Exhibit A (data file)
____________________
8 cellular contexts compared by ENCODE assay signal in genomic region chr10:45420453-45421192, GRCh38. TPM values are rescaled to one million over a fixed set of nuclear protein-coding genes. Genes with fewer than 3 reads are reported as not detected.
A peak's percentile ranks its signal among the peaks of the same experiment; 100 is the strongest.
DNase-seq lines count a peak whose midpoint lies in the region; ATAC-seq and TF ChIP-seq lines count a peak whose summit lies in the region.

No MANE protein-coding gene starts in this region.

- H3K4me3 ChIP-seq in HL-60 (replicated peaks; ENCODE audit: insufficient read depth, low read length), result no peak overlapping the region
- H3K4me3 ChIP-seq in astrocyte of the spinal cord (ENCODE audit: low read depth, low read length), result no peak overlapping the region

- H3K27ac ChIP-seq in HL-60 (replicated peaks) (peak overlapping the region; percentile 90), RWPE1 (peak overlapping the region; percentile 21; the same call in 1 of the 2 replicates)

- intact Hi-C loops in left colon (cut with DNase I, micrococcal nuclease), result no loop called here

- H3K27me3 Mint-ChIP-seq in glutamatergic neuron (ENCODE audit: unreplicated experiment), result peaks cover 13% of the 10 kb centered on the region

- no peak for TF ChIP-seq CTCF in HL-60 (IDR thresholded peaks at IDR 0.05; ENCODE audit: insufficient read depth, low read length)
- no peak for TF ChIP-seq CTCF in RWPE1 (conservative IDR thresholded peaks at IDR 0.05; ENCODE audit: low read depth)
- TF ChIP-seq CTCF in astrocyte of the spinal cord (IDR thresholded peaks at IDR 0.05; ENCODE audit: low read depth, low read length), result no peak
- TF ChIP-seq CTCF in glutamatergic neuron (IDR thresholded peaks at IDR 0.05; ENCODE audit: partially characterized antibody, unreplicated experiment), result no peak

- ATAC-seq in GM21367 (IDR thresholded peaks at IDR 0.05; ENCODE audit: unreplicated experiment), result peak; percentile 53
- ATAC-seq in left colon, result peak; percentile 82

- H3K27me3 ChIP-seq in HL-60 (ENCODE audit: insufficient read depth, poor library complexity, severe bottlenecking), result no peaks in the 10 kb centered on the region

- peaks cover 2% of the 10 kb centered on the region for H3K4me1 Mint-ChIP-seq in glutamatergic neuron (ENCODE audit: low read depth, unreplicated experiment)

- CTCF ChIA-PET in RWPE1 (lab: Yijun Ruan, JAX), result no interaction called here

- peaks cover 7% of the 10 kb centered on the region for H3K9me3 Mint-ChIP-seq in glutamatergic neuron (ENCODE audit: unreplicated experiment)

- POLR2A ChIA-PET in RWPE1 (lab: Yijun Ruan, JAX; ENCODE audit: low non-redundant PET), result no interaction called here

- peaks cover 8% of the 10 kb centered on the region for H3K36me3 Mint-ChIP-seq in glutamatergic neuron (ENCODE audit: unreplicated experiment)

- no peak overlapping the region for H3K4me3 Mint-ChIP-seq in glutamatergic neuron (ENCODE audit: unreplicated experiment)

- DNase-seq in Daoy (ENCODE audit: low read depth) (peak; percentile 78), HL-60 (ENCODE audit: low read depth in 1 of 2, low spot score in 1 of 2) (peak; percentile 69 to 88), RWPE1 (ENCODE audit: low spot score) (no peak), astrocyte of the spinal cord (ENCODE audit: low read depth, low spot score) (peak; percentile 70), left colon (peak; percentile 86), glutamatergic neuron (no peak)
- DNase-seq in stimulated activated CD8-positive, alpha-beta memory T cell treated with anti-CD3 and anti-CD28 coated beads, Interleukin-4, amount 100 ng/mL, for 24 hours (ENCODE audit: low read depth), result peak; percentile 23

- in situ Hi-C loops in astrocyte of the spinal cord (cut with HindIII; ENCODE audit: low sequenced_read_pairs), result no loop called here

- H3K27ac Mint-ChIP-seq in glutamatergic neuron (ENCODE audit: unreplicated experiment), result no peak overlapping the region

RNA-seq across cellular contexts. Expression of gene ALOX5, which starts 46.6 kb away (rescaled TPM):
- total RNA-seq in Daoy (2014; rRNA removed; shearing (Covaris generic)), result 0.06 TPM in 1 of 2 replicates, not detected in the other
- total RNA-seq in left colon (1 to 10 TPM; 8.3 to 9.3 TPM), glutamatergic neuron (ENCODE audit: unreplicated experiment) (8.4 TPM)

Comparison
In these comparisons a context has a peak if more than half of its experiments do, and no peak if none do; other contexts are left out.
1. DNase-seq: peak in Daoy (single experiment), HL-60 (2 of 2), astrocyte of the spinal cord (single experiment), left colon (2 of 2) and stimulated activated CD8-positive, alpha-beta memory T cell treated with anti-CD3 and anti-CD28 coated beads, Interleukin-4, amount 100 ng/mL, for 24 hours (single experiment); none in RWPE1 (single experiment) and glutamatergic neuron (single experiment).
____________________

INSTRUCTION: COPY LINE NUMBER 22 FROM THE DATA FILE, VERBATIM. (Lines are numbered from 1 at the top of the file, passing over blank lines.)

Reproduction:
- no peak overlapping the region for H3K4me3 Mint-ChIP-seq in glutamatergic neuron (ENCODE audit: unreplicated experiment)